Every generation encounters one human being who stands taller than other. Every generation there is a person who epitomizes youth and happiness. Every generation there is a person who, even though you may not ever meet, you feel fondness for and remember with a smile.
Today, Dick Clark, died. I never met the man. I had a close encounter with him once in New York City, walked from the Marriott Marquis Hotel in Times Square he passed by us walking into the hotel. Yet, even though I never met him, I welcomed him into my house almost every single year, sometimes more than once. I can’t say I was a real fan of American Bandstand. Yes, I am of the age when it was still on the air on Saturday mornings. But, I watched Bloopers and Practical Jokes, I watched The Golden Globe Awards and I watched Dick Clark’s New Years Rockin’ Eve faithfully. It was not New Years without him. Even in recent years, I would watch just a few minutes as it became uncomfortable for me to see man struggle with his speech and keep up with the countdown. Yet, I applaud him for being active and picking himself back up and doing what he loved most.
Dick Clark was not an actor. He was not an entertainer. He was not a singer either. He transcended all of that. He was the neighborhood kid who your parents would go over to his house and listen to records and dance. Then, watch the latest dance moves on television and see and hear the newest bands and singers. He chronicled the history of our music evolution. Whether it was The Supreme’s or Jerry Lee Lewis or the Go-Go’s or the Black-eyed Peas, he introduced us to them and got us hooked on the latest best music. Most of my favorite artists appeared on American Bandstand, that was their big break. If they were good enough, they were asked back to appear on New Years Rockin’ Eve. It’s all on tape. One of the best things about growing up in this age, everything is recorded.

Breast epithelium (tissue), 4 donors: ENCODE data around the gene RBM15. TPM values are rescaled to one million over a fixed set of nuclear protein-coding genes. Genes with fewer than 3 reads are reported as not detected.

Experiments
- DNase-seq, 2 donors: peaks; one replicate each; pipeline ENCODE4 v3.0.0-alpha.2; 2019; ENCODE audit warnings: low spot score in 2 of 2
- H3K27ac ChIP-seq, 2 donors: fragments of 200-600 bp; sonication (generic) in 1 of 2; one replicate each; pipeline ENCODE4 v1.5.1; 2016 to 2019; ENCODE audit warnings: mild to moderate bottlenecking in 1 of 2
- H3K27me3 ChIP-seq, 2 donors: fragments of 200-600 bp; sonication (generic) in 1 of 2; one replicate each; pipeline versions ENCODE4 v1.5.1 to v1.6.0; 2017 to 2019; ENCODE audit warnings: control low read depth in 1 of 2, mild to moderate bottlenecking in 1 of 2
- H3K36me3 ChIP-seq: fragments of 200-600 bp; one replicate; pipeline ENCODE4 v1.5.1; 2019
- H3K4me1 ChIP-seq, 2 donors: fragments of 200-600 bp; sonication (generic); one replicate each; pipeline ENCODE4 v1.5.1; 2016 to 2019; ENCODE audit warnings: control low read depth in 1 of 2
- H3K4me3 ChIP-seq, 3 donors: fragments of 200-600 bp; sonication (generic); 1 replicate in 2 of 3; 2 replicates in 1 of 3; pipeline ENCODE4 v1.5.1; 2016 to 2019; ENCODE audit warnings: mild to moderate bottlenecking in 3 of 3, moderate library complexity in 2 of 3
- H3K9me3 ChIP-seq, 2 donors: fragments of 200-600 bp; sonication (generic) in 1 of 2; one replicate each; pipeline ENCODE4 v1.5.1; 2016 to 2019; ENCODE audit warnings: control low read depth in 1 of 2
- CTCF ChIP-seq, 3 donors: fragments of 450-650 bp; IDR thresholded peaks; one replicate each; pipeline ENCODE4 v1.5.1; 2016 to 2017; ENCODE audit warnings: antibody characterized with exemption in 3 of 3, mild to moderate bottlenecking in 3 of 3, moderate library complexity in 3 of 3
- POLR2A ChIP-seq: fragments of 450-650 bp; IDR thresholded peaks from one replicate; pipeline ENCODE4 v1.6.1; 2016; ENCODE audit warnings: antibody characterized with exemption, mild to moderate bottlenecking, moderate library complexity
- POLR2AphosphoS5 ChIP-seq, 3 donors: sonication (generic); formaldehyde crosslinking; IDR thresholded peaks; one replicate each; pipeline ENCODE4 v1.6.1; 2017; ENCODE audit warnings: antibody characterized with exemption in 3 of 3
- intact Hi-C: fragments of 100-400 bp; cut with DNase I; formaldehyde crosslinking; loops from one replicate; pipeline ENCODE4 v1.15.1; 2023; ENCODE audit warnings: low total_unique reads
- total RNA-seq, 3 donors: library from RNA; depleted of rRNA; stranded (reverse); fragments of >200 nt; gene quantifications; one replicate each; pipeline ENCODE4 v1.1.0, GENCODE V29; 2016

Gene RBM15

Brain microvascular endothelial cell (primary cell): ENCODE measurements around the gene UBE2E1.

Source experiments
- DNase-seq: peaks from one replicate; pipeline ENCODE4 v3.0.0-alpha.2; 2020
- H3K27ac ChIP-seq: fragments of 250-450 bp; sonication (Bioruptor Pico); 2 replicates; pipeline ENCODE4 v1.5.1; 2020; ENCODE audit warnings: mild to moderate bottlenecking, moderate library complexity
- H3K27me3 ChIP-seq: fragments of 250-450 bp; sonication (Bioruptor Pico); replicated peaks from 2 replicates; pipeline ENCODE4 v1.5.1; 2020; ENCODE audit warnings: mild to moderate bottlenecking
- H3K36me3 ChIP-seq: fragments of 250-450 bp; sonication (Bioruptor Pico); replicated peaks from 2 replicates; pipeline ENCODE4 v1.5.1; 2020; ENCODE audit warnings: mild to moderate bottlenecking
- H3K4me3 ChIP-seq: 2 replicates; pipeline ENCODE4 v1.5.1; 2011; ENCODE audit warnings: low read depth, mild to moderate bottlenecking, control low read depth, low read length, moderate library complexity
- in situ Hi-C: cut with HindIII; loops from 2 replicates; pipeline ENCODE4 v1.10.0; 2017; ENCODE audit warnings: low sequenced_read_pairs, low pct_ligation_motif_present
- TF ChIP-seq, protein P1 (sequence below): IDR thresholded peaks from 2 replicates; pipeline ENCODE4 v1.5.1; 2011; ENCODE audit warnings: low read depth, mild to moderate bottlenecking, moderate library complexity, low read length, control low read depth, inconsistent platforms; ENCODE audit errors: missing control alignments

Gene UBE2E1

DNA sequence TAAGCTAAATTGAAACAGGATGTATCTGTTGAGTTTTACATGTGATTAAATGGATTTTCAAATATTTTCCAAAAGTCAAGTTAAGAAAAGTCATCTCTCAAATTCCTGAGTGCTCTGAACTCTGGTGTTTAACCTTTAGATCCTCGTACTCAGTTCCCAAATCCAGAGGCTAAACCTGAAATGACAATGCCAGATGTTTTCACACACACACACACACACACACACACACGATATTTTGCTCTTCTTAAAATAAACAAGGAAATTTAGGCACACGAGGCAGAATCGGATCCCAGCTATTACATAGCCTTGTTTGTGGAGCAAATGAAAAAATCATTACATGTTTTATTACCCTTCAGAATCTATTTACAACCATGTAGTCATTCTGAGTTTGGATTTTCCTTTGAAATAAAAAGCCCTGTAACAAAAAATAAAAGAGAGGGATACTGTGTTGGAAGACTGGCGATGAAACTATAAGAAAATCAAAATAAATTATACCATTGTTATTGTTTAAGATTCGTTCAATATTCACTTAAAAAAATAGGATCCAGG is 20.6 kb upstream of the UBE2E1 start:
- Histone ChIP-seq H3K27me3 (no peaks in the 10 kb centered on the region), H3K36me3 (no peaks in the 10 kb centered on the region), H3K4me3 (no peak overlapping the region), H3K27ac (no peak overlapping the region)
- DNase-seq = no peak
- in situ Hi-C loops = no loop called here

But, I must confess, my strongest feelings about the death of Mr. Clark come from something much more personal. Watching him every New Years reminds me of some the best moments of my life. There were several New Year’s my sister and I spent with our Mamma Helen, and we stayed up till midnight, watching Dick Clark. We would have snack and welcome in the New Year. Then there were the years when we spent New Years home with Mom. The three of us snuggled in her bed, eating popcorn and drinking iced tea and having the kind of fun a family should have together. Those are all happy memories for me. In my later years, I would be out with friends, but I always made sure to turn to the television showing Dick Clark. I thought I owed that to him.
This past New Years I watched him briefly countdown to midnight and he still looked great. With the exception of his slurred speech, you couldn’t tell anything was wrong with him. But it was sad. Time moves forward and there is nothing anyone can do about it. You can be as young at heart as you want, time still catches up to you. As I welcomed this New Years I thought about all the other New Years he had helped me celebrate and was glad he was helping me celebrate 2012, maybe even a little bit more.
So, Mr. Clark, I want to thank you for helping me make those memories; with friends and family, with strangers and acquaintances, sometimes alone and sometimes in a crowd, you helped to make them special. I know I am not the only who is thankful for your youthful vigor there are millions of people mourning your passing. You were an icon, a living monument. You were boy who never grew-up, you were our real live Peter Pan.